“We are all going to go to hell as a result of reading this!” says one of the members of the Joycean Society in a 2013 film by Dora García that takes the group’s name as its title. Since 1986 this band of enthusiasts has met every week in Zürich to read James Joyce’s last novel, Finnegan’s Wake (1939), together. It took the serious-looking participants 11 years to get through the book, and they are now on the third lap. The pioneers have aged with the collective reading, remembering when the stairs leading to the meeting room were not an obstacle. Newcomers have joined along the way, and when García and her crew come to spend time with the society, a couple of youngsters are present.
The camera sits in the middle of the room, gently following a humorous prereading conversation about the effects of artists earning too much money and about how to make sure that people are dead before they are buried. The conversation then turns into a discussion based on a close reading of the notoriously opaque book, literally word by word. They debate the meaning of ‘onon, onon’ on page 201 and move on to ‘shabby genteel’, ‘joys of ills’ and ‘peduncle’. Maybe ‘great Scott’ is another way of saying ‘great God’? Meanwhile squeaking chairs and rustling snack-bags contribute to the soundscape, a snow-covered bronze statue of Joyce smoking a cigarette fills the frame and the person holding the suspended microphone suddenly becomes visible.
The atmosphere in the film is intense. Each person has his or her own way of dealing with the text, but it is the extremely concentrated common endeavour of decoding it and, to some degree, understanding the limited number of rules that Joyce supposedly employed in writing the novel that stands out. It is clear that the participants enjoy what they are doing and that they are unusually knowledgeable – the way nerds tend to be – without being professional historians of literature. Most of the readers are men. Witty and fascinating comments, suggestions and questions pertaining to specific terms fly fast across the room in a performance of collective intelligence at its most beautiful.
Garcia has captured something rare and yet urgent, even overwhelmingly so: individual passion and commitment being shared and debated with others under strikingly consistent conditions
Ever since I saw García’s film in Monaco’s pavilion at the Venice Biennale last year I have been thinking about it. About the fact that she has captured something rare and yet urgent, even overwhelmingly so: individual passion and commitment being shared and debated with others under strikingly consistent conditions. When Vdrome – an online initiative presenting a new videowork every week – recently featured the film, I was reminded that the scenario could be seen as irrelevant navel-gazing. But I think it is the opposite. It speaks of a contemporary need for depth, continuity and pleasure, without having to think about consequences – whether they be the time it consumes or the absence of palpable outcomes. It is about a way of acting in the world, a sort of approach that allows for things to mature slowly and precisely. By doing so, the people involved not only place art centre stage at a time when art often ends up in the margins of even the artworld itself – albeit in this case we’re dealing with a text that has been canonised and its author hailed as a ‘master’. Like true nerds, the members of the Joycean Society also perform a continuous engagement without necessarily reaching a conclusion.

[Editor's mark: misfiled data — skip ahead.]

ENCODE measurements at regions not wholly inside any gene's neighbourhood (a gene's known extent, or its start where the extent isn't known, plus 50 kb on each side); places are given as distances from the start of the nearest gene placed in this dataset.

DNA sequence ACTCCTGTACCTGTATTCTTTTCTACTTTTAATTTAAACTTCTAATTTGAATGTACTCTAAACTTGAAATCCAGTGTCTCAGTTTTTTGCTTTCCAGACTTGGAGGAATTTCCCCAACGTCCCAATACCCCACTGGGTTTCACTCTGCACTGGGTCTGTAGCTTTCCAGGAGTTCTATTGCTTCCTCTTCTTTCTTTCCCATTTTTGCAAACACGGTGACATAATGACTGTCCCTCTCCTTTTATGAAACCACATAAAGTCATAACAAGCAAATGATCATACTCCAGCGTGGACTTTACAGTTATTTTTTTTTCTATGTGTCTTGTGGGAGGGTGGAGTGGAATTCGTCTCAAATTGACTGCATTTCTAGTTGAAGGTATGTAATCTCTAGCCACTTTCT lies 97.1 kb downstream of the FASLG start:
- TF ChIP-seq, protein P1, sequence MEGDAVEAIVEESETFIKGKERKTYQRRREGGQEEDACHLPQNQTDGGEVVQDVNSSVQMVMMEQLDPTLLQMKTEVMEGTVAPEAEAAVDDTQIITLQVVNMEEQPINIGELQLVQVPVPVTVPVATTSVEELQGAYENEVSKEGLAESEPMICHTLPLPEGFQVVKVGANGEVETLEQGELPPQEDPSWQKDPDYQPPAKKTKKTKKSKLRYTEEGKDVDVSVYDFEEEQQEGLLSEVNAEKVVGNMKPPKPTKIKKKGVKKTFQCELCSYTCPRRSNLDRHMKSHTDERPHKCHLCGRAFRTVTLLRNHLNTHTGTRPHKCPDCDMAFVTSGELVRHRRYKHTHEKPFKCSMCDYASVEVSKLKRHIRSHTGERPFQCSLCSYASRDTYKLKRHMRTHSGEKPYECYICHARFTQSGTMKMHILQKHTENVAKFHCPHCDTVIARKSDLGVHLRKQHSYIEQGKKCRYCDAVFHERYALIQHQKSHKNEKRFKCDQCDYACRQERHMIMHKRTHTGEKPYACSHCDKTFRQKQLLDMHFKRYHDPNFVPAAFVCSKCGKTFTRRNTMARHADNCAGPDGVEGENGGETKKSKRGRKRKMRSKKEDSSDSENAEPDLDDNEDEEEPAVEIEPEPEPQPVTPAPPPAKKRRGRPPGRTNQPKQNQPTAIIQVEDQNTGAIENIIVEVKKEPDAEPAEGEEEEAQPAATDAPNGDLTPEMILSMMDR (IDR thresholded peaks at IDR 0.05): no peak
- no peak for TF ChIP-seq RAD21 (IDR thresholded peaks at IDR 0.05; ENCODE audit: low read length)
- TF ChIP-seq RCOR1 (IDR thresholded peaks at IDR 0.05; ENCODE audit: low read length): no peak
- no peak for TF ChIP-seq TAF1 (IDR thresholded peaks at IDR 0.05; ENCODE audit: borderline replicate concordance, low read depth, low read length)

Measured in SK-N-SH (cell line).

This kind of focused and loving attention is a scarce phenomenon today, when neoliberalism’s atomisation and disruption of life lived small and large is reaching new heights. One of the participants in the reading group calls their joint activities ‘addictive’. It is also described as a unique reading experience and even as therapy. Undeniably the participants take a lot of pleasure in this approach to reading Finnegan’s Wake : one person in the film argues that engaging with literature this way is an example of how culture is a substitute for pleasures denied to us. But art is more than that; it is that which makes it possible for us to articulate the experience of pleasure, but also of pain and all the rest of it, in order to share it with others.
Stealth activities like the ones of the Joycean Society’s reading group and its stubbornly cooperative investment and inconclusive aim comprise nothing less than an act of resistance to current pressures, whether conscious or unconscious. At the same time, both García’s film and the reading group itself represent a triumph of the nerds and their commitment to pleasure. This kind of engagement is the future, even if it means going to hell.
This article was first published in the September 2014 issue.